Personal accountability key to mental well-being

Dr Chido Rwafa-Madzvamutse Mental Health

As discussed in previous articles, mental health is defined as a state of well-being in which an individual realises his or her own potential, can cope with the normal stresses of life, can work productively and fruitfully, and is able to make a meaningful contribution to their community.

Being accountable to oneself and to others concerning one’s thoughts, emotions, decisions and behaviours can help us maintain our mental well-being and recover from mental ill health.

What is personal accountability and what are the mental health

benefits of accountability?

Accountability is the ability to give account, to be answerable, to take responsibility for one’s decisions and actions. Accountability relationships include:

  • parent and child
  • wife and husband
  • teacher and student
  • mentor and mentee
  • supervisor and subordinate
  • between friends
  • between colleagues

Accountability requires us to be open,  honest and vulnerable enough to share our decisions, struggles and plans with others. Accountability also requires us to take responsibility as well as to be teachable and open to guidance and correction. The benefits of being accountable as a person include:

  • Being more productive and effective and able to achieve personal goals. A dream, vision or goal that only exists in our own heads and is not documented or shared with others can be easily discarded.
  • Improved decision making.
  • Building trust in yourself as well as trust and dependability with others.
  • Building a support system through stronger relationships with accountability partners.

Are you struggling with accountability?

  • Does anyone know how you spend your time?
  • Does anyone keep you accountable about how you spend your money?
  • Who is aware of your goals and plans for this year and do you allow them to keep you in check?
  • Do you get upset when asked about your decisions or actions?
  • Who knows how you are really doing emotionally and mentally?

Why is personal accountability so hard?

Being accountable is difficult because it requires openness and vulnerability. We sometimes feel ashamed or guilty where we are struggling or failing. Being accountable means we will be held to account and responsible for our decisions and actions by others. It is easier to blame shift and be defensive.

Mental health challenges that affect personal accountability.

Mental health problems that can decrease our ability to be accountable to oneself and others include:

  • Alcohol and substance use problems: compulsive, excessive use of alcohol and other addictive substances can be linked with a lot of shame and guilt. Often when we have an alcohol or substance use problem we will consume more of the substance than we actually intended, we will spend a lot of time obtaining, using or recovering from the effects of the substance, we may fail at home and work responsibilities and may continue to use despite the physical, emotional and relationship challenges that the use is causing. All this can make it difficult to be accountable to others about what is really going on in our lives. Greater accountability is however a key part of recovery from an addiction.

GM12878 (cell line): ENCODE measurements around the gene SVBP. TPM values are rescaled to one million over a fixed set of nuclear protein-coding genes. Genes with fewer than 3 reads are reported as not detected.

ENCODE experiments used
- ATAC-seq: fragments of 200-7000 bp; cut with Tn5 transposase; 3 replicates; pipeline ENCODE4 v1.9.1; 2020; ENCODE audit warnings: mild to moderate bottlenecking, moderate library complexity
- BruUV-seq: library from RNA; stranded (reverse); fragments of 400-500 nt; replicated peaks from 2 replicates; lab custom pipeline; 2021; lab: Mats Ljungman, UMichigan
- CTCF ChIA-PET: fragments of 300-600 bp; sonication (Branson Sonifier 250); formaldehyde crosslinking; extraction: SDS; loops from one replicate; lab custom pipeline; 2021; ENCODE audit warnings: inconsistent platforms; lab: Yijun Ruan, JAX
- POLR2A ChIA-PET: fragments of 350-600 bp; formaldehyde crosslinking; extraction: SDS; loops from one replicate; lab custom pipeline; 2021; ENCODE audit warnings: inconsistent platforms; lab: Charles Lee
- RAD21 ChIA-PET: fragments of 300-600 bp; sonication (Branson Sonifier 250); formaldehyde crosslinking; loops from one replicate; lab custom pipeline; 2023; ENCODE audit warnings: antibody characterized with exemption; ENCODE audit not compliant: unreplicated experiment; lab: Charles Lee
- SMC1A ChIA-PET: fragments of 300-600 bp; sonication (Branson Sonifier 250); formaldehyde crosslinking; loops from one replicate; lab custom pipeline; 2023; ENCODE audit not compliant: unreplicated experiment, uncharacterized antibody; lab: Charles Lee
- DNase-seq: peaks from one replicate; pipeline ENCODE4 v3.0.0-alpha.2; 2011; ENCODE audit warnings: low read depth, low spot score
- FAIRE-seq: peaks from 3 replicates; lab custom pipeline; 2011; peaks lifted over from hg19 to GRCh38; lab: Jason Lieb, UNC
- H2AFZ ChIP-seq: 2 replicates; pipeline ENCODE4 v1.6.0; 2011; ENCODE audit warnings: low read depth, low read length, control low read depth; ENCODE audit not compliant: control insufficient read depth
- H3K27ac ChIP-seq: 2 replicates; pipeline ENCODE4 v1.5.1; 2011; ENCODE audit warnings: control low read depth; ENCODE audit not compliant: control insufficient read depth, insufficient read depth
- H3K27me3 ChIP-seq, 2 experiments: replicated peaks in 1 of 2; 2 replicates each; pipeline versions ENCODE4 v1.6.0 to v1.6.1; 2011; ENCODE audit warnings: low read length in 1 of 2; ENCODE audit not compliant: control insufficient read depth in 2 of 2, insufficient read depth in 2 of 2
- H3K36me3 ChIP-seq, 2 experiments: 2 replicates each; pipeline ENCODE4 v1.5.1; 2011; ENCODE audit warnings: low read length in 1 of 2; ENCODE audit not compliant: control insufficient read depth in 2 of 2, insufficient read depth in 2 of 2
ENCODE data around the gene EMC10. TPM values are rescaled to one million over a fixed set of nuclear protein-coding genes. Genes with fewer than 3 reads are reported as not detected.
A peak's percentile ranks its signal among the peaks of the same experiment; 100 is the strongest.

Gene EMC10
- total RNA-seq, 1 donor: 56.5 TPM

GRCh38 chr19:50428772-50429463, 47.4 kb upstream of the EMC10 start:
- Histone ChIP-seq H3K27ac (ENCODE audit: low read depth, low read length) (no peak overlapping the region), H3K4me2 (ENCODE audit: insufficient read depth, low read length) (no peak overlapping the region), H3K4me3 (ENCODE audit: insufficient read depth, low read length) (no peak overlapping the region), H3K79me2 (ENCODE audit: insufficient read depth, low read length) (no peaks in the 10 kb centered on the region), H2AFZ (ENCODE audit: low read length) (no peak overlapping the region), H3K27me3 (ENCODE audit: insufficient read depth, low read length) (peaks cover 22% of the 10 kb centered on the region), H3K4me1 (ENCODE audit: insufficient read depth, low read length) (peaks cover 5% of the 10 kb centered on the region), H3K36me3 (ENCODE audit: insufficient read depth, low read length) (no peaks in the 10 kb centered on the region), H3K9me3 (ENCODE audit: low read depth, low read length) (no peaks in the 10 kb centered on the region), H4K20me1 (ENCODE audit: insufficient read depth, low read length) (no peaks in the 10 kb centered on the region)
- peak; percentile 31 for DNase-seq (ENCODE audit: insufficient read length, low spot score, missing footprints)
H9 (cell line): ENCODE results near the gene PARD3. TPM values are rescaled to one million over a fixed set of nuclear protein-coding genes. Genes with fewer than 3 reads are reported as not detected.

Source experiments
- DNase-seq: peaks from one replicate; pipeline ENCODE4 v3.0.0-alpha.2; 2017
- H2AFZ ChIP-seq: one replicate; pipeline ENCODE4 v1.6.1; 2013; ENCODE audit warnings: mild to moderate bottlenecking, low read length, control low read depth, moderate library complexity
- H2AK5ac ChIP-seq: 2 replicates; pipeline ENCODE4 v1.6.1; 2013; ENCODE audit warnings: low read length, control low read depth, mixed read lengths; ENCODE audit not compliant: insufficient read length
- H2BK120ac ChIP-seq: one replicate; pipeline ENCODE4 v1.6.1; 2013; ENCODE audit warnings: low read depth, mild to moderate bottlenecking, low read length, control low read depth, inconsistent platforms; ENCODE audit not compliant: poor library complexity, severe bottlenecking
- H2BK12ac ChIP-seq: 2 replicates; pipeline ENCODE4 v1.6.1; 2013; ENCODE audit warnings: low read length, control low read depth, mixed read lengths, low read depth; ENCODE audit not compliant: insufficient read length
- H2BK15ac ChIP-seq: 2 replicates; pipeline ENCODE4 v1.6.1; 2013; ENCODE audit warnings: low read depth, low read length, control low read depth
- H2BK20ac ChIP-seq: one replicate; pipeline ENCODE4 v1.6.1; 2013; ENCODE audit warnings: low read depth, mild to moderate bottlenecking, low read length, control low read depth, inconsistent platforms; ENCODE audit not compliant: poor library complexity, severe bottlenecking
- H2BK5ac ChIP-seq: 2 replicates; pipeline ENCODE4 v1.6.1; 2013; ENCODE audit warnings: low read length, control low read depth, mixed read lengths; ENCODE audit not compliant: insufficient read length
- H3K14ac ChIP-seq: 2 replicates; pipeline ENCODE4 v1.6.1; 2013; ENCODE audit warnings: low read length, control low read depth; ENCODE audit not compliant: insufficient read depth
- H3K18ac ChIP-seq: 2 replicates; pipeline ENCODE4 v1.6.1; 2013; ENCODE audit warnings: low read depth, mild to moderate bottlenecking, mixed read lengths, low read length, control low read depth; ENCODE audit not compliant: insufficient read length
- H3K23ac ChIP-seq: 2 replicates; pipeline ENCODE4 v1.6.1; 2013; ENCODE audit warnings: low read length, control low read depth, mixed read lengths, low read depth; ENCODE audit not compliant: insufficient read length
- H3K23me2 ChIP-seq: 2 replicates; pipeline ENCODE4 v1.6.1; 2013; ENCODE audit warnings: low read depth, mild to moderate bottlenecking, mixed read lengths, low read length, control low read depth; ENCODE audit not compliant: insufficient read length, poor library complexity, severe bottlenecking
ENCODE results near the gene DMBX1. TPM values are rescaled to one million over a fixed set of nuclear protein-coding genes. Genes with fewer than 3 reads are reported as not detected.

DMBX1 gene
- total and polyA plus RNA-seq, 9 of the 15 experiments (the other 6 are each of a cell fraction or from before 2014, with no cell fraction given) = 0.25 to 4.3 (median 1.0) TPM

• Narcissism: the self-centredness, lack of empathy, and an exaggerated  sense of self-importance that someone with narcissism has will make it difficult to take responsibility for their words, decisions and behaviours. They will often blame others and will struggle to see their part when things go wrong.
  • Depression: can make us have a distorted view of ourselves and others and we may feel an exaggerated sense of guilt and self-doubt. Depression also make us socially withdrawn and isolated and this can make it difficult to form meaningful relationships where we can truly be accountable.
  • Impulse control problems: uncontrolled anger and rage will make it difficult to build relationships in which we can be accountable and is often linked to blame shifting and defensiveness which make it hard to be accountable.

How can I become more accountable for better mental well-being?

To become more accountable we need to improve our accountability to ourselves and to others.

To be accountable to yourself:

  • Set achievable goals and commit to them.
  • Track your own productivity
  • Commit to better self-discipline and productive routines.
  • Acknowledge your own challenges and failings and be open to getting help to improve.

To be more accountable to others:

  • Find someone who you trust who you can become accountable to.
  • Be open, honest and vulnerable enough to share your goals, dreams, vision, plans and challenges with the person you are accountable to
  • Give the person you are being accountable to permission to follow up on you and help to keep you in check.
  • Be open to criticism and guidance If you think that you or someone that you know may be struggling with a mental health problem, please contact your nearest health care provider and get help.

l Association of Healthcare Funders of Zimbabwe (AHFoZ) article written by: Dr. Chido Rwafa-Madzvamutse, Consultant Psychiatrist Feedback : (Dr. Chido Rwafa Madzvamutse Whatsapp+263714987729) (www.ahfoz.org ; [email protected])

 

You Might Also Like

Comments